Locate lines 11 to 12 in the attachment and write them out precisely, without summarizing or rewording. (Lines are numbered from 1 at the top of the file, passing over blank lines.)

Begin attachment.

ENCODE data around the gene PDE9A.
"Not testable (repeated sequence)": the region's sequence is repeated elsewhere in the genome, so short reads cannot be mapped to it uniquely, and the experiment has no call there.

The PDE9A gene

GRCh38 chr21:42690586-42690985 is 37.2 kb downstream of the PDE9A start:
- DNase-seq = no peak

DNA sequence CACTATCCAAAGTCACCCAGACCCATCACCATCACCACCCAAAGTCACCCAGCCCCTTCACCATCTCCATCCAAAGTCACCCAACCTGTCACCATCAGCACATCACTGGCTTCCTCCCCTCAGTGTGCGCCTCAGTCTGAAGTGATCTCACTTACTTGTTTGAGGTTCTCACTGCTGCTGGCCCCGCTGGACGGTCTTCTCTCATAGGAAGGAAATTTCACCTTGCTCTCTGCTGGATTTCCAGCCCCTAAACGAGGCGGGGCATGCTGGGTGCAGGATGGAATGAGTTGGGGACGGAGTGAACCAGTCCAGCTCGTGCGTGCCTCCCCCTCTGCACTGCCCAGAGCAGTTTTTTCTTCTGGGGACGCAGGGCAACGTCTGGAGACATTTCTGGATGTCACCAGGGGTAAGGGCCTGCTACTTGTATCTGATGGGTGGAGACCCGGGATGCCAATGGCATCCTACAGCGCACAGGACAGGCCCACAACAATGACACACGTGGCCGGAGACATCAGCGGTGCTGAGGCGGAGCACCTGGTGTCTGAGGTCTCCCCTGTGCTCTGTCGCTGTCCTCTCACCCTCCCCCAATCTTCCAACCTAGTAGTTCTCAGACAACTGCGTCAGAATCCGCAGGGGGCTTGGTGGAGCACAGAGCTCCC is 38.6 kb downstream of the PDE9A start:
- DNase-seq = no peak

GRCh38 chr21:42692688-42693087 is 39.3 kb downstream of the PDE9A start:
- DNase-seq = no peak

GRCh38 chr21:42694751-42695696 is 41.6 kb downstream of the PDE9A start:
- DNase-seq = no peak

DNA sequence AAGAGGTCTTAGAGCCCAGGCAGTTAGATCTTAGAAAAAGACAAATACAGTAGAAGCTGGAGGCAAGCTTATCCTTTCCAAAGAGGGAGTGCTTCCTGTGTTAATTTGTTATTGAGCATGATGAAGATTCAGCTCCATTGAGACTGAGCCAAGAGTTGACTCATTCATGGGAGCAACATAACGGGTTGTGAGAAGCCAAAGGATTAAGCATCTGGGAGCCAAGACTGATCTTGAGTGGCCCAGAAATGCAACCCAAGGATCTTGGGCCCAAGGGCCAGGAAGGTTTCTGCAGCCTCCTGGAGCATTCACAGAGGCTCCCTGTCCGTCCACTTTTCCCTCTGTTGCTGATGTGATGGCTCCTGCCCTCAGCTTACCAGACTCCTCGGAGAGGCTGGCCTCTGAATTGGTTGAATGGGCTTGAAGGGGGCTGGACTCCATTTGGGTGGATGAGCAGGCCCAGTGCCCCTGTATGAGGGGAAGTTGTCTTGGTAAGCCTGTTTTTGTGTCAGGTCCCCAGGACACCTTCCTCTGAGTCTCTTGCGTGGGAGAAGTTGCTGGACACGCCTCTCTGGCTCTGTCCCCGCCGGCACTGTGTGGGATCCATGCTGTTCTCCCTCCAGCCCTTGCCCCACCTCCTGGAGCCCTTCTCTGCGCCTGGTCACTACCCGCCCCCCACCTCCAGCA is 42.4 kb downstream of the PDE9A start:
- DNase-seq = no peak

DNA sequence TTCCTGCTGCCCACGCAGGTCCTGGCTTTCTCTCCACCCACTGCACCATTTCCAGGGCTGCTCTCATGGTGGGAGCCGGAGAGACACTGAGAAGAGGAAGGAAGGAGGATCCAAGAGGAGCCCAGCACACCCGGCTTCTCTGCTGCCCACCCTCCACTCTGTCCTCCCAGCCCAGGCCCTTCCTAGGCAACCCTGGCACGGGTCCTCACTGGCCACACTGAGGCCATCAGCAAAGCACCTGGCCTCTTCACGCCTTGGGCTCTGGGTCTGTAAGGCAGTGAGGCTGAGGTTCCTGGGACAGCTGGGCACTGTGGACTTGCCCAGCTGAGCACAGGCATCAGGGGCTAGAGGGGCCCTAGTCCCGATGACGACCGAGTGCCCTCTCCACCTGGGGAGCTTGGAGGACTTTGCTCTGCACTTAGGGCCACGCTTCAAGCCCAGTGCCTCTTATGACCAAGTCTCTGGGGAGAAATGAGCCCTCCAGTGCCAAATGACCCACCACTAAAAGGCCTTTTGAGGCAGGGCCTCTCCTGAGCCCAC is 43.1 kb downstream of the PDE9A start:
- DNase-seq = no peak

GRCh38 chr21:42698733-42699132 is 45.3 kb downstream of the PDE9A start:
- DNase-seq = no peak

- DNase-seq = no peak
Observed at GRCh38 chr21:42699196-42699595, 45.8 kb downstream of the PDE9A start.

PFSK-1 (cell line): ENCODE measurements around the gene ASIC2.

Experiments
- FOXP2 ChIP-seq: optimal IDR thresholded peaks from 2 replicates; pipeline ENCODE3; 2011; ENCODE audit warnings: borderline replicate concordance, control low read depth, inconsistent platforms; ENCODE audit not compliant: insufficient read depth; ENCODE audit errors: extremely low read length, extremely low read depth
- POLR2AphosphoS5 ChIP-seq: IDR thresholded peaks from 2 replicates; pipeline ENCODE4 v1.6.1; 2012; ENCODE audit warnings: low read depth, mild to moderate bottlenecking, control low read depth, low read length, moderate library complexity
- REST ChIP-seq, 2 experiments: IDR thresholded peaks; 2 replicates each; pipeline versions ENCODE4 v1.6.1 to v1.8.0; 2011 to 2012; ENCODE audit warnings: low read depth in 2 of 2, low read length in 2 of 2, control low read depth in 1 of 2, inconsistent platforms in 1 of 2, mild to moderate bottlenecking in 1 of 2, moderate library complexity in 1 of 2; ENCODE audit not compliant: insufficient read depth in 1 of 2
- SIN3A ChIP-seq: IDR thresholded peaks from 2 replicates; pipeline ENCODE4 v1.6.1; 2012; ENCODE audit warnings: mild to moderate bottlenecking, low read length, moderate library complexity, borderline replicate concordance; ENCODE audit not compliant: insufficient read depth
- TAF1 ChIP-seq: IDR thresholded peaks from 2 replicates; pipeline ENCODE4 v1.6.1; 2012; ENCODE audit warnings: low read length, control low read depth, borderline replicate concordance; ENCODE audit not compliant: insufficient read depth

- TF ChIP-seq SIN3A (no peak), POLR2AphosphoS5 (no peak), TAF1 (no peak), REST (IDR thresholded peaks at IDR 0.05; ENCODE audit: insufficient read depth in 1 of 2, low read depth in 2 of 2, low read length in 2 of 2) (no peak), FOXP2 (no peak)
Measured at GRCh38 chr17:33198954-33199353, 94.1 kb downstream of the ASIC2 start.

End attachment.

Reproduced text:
- DNase-seq = no peak

DNA sequence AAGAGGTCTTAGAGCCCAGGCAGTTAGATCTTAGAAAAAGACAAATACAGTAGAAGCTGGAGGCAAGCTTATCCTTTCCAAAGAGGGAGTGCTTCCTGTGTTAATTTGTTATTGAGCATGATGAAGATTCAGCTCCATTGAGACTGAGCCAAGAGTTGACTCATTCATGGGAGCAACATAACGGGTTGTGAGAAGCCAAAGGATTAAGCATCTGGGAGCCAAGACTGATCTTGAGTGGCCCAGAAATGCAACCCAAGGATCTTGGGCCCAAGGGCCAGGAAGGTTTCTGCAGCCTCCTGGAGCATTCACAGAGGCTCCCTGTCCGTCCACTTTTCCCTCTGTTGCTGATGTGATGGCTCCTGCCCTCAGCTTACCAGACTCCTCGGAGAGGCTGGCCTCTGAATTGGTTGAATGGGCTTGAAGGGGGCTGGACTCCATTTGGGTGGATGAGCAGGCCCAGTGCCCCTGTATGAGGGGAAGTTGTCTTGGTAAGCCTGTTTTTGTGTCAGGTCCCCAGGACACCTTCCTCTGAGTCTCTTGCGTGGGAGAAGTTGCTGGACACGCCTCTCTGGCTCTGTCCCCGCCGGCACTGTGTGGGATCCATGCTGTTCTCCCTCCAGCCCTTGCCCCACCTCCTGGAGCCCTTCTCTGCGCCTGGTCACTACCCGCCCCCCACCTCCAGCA is 42.4 kb downstream of the PDE9A start: